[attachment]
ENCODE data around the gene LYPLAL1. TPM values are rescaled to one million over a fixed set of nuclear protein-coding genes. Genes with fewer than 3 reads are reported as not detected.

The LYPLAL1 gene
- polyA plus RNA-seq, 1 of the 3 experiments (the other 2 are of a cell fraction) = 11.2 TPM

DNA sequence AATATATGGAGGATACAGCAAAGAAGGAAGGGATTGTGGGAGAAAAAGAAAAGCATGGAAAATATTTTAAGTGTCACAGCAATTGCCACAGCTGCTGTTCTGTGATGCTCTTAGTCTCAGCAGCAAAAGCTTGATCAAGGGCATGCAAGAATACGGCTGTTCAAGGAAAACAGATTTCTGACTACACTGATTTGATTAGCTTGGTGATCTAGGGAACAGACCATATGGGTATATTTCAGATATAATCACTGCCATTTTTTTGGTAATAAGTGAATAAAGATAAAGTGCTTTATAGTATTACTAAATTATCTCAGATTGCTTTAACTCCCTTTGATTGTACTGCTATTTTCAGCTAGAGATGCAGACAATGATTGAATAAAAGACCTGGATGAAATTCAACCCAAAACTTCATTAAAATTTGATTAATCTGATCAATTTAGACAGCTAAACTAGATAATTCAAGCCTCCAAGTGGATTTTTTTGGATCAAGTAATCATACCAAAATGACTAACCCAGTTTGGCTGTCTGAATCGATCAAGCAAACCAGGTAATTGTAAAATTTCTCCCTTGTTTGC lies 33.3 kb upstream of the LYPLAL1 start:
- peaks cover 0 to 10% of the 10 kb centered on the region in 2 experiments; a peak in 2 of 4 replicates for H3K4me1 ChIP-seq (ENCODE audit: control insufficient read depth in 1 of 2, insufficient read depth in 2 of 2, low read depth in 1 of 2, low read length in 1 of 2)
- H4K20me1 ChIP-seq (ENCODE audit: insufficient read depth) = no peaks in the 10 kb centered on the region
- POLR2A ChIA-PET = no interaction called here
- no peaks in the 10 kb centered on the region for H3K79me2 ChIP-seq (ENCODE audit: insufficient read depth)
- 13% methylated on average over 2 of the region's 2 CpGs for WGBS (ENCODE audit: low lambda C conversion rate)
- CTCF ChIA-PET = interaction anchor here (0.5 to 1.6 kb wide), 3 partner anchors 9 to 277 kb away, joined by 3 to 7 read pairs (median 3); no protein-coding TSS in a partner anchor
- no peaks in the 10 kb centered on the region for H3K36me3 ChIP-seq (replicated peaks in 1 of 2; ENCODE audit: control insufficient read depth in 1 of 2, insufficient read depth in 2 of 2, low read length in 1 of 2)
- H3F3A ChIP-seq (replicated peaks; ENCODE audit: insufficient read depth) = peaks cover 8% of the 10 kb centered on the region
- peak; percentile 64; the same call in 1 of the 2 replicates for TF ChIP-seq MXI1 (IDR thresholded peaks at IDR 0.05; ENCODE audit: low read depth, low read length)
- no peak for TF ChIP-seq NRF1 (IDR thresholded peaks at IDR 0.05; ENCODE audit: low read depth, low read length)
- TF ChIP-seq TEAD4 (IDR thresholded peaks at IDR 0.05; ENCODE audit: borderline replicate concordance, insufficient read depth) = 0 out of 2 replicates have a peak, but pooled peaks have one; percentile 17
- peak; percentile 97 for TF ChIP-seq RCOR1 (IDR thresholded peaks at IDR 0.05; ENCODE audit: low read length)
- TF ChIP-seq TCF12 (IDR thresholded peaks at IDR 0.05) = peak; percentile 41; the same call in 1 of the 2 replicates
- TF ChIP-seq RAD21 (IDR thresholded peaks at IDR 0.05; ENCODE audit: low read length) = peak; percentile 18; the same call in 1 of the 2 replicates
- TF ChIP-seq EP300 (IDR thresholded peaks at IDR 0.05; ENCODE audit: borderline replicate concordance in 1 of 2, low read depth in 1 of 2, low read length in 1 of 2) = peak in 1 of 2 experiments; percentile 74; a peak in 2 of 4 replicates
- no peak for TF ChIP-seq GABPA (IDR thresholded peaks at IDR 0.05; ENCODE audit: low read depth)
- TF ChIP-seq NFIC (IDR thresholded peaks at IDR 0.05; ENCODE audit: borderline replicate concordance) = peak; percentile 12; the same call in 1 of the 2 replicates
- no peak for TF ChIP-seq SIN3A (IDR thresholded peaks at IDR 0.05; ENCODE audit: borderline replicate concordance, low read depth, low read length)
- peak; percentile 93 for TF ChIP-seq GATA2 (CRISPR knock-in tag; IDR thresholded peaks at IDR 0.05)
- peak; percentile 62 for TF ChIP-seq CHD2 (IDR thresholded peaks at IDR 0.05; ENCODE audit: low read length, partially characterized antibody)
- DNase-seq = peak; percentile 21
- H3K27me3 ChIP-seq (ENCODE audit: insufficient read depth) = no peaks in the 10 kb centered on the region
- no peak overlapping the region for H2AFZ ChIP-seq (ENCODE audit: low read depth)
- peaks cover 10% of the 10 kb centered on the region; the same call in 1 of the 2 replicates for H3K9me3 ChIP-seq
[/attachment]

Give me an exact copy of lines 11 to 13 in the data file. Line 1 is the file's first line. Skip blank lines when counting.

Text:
- no peaks in the 10 kb centered on the region for H3K36me3 ChIP-seq (replicated peaks in 1 of 2; ENCODE audit: control insufficient read depth in 1 of 2, insufficient read depth in 2 of 2, low read length in 1 of 2)
- H3F3A ChIP-seq (replicated peaks; ENCODE audit: insufficient read depth) = peaks cover 8% of the 10 kb centered on the region
- peak; percentile 64; the same call in 1 of the 2 replicates for TF ChIP-seq MXI1 (IDR thresholded peaks at IDR 0.05; ENCODE audit: low read depth, low read length)